And so after a delayed start, we find ourselves at last driving to Dover, Calais bound on the noon ferry. I love the logistics that accompany these crossings. I’m sure that there’s a pertinicky Virgo somewhere, rubbing their hands with glee each time they watch the lanes of ferry bound traffic align into a smooth onboarding – all 285 of them. I can say that, being one myself. There a few things more satisfying than watching a well executed process hit the mark.
Despite the warm conditions Dover is in mist, its famous white cliffs barely visible.
The great thing about the Dover/Calais crossing is its length: we’re barely on and settled before it’s time to go back to the motorhome to disembark.
To pass the time crossing, I’m reading “The Immortal Life of Henrietta Lacks”, having seen the film last year. For those of you who don’t know it, it’s the true account of the first time human cells were kept alive and reproduced in a laboratory environment in the early 1950s. This technique, the donor for which was Henrietta Lacks, a young black woman dying of cervical cancer, has gone on since its inception to underpin almost every modern vaccine we know, identification of chromosomes and then genetic abnormalities, the effect of freezing on cells, space travel, radiation, organ transplantation and endless further scientific and medical conquests. Most of them, in fact. The film left a lot of unanswered questions for me, but the book fills all the gaps. It’s a harrowing read, especially the experimental procedures of the time, carried out on the most disadvantaged members of society, the poor, the mentally unstable, black people, those who could not speak English. Those who were not able to stand up against someone in authority; the doctors who were meant to be treating them to become well. Work that was done in America in the first half of the 20th century would not look out of place in the Nuremberg trials.
Henrietta’s cells were named Hela. They are still in use today. Trillions upon trillions of her cells have been reproduced and sold from the original sample. Her consent was never sought. Her family, at the time of writing of the book, were impoverished, poor beyond our imagination. Henrietta’s treatment and late diagnosis, despite repeated hospital attendances, reads to the modern eye as gross negligence. Reading about segregation in the South, for its hospitals, blood samples, entrances, water taps, everything, is so overwhelming horrible, it’s all I can do to hang my head in shame. I’m gripped by this book, horrified at the cost of modern scientific advancement.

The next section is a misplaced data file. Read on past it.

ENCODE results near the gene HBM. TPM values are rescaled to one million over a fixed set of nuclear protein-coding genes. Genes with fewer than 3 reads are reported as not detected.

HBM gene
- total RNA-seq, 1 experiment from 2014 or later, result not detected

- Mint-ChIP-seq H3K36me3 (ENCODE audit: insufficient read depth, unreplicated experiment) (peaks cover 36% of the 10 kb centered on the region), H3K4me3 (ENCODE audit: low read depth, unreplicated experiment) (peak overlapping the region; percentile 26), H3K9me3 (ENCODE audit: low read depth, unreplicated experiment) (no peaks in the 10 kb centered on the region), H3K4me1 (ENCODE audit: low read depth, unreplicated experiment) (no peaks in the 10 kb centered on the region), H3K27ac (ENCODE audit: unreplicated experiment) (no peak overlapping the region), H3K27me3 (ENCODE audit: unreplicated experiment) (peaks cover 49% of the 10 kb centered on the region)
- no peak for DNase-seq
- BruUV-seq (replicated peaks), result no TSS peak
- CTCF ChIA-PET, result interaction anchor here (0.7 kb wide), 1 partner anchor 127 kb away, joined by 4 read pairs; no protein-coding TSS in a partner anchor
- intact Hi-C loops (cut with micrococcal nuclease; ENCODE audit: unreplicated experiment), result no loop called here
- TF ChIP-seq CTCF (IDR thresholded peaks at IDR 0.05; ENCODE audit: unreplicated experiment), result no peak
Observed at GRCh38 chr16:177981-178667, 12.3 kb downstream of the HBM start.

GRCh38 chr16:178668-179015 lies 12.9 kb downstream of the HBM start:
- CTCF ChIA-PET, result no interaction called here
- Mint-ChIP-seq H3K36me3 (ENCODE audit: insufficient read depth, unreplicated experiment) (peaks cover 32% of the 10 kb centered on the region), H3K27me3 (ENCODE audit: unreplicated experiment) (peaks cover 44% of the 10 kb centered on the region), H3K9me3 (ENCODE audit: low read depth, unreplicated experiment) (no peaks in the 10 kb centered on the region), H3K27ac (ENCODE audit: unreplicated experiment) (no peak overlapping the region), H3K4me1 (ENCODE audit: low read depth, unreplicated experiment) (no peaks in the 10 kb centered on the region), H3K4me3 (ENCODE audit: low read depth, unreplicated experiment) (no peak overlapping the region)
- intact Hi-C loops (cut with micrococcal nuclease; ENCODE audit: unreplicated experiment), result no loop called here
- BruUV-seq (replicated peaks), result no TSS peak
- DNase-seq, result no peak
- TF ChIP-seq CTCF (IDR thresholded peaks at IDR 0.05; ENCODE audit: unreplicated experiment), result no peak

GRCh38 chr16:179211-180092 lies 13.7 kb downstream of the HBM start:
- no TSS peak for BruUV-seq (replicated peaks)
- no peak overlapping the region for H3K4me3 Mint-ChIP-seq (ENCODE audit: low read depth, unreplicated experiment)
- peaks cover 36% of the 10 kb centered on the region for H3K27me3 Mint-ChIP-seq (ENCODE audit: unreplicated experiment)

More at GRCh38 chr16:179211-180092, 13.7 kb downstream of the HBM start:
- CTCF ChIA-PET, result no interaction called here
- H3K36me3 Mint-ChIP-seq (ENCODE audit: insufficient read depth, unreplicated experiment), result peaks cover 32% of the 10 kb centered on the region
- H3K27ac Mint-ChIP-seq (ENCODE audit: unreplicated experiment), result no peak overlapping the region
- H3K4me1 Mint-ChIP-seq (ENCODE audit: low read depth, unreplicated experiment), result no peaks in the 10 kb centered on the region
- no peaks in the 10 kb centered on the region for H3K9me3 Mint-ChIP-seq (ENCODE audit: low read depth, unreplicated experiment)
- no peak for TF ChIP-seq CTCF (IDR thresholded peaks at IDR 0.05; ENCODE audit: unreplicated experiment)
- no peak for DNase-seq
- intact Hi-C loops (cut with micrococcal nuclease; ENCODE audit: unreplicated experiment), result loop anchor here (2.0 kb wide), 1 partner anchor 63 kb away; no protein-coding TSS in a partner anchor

Back to our landing. Calais has stepped up security since we came through last. Following its immigration issues, several miles of razor wire have been installed, dissuading those trying to board crossing vehicles illegally.
Now, I thought we were France bound, but I very recently discovered that “he who makes plans without me” has a different agenda. He has his eye on Ypres, almost 100 km away, in Belgium. He mutters something about war, significance and battle. I’m pretty sure I caught an undertone tone of “you never let me see any war stuff”. Fascinating, as each time we land in France, we’re in Normandy and therefore visit a new significant war site. But it’s easier to give in…and so to Ypres we head.
The French roads are a blissfully smooth ride after the English shake, rattle and roll country versions. The UK has a high spend on roadworks, but it’s almost all on the motorways. Country roads meanwhile are a patchworked and potholed horror. Six years and three broken wheel rims later, a smooth road is very welcome.
French cows give way to Belgian ones – they have enormously muscular rumps, quite different to the French slim version.
We’re soon in Ypres and settle just outside of town, near a lake surrounded by farmland.
Himself has run out of wine, quelle horreur! A walk into Ypres resolves that issue, but we’re either further out than we think, or we’re lost.
There’s time to get the bikes out tomorrow to resolve that dilemma, but for now there’s a cheese plate calling and the afternoon’s soft light to mesmerise us.